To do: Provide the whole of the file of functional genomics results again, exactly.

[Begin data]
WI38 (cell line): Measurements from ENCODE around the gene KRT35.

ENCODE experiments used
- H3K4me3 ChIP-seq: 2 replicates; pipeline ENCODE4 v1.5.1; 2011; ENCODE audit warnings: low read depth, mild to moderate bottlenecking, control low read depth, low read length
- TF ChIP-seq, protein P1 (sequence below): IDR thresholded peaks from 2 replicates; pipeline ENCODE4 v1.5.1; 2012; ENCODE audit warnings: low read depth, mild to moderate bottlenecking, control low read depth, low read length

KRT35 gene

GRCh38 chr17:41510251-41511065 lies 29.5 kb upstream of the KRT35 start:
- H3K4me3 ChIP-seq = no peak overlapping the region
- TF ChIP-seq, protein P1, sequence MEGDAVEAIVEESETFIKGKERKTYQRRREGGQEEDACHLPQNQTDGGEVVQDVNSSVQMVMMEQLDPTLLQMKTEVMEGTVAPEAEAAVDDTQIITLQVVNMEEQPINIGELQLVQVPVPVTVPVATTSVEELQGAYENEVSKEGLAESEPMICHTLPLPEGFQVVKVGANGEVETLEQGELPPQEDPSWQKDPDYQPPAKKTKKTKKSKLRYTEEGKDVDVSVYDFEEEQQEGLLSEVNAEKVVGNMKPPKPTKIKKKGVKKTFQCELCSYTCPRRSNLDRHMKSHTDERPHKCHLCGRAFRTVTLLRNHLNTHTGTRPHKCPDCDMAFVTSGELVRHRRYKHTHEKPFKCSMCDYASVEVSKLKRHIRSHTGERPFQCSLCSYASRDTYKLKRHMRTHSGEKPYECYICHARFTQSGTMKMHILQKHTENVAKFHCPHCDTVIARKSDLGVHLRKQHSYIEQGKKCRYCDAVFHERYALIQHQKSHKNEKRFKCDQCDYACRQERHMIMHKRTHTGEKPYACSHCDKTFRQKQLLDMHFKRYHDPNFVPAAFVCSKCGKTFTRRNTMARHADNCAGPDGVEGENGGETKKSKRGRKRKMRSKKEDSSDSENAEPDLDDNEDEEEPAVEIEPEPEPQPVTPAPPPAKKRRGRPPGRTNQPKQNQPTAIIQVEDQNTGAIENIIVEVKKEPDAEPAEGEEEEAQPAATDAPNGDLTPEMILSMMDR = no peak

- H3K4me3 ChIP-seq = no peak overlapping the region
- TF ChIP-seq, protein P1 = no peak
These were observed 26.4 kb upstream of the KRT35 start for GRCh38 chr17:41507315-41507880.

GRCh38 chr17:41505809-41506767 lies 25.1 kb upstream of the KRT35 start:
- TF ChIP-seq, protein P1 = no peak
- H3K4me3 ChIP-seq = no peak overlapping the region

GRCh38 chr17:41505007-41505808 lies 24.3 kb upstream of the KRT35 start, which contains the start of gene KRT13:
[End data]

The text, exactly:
WI38 (cell line): Measurements from ENCODE around the gene KRT35.

ENCODE experiments used
- H3K4me3 ChIP-seq: 2 replicates; pipeline ENCODE4 v1.5.1; 2011; ENCODE audit warnings: low read depth, mild to moderate bottlenecking, control low read depth, low read length
- TF ChIP-seq, protein P1 (sequence below): IDR thresholded peaks from 2 replicates; pipeline ENCODE4 v1.5.1; 2012; ENCODE audit warnings: low read depth, mild to moderate bottlenecking, control low read depth, low read length

KRT35 gene

GRCh38 chr17:41510251-41511065 lies 29.5 kb upstream of the KRT35 start:
- H3K4me3 ChIP-seq = no peak overlapping the region
- TF ChIP-seq, protein P1, sequence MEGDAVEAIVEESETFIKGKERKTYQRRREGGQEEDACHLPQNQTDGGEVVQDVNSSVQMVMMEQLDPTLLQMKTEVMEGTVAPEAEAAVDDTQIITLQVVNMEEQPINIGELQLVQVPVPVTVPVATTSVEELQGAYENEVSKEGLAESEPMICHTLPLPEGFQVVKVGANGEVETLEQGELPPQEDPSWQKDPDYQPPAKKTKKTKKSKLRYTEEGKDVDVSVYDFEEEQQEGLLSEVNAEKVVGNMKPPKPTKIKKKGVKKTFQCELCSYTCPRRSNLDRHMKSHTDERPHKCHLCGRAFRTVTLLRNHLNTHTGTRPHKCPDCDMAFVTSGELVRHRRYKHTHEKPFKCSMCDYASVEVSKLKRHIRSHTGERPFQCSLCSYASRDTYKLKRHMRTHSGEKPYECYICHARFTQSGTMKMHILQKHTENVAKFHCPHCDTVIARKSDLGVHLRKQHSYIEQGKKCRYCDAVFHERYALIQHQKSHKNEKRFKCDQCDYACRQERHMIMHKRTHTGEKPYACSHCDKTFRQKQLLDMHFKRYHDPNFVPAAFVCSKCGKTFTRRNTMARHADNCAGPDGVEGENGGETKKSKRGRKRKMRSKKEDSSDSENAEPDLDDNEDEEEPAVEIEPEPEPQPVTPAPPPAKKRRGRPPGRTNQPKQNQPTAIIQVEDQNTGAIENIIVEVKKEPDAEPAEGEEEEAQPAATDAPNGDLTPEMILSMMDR = no peak

- H3K4me3 ChIP-seq = no peak overlapping the region
- TF ChIP-seq, protein P1 = no peak
These were observed 26.4 kb upstream of the KRT35 start for GRCh38 chr17:41507315-41507880.

GRCh38 chr17:41505809-41506767 lies 25.1 kb upstream of the KRT35 start:
- TF ChIP-seq, protein P1 = no peak
- H3K4me3 ChIP-seq = no peak overlapping the region

GRCh38 chr17:41505007-41505808 lies 24.3 kb upstream of the KRT35 start, which contains the start of gene KRT13: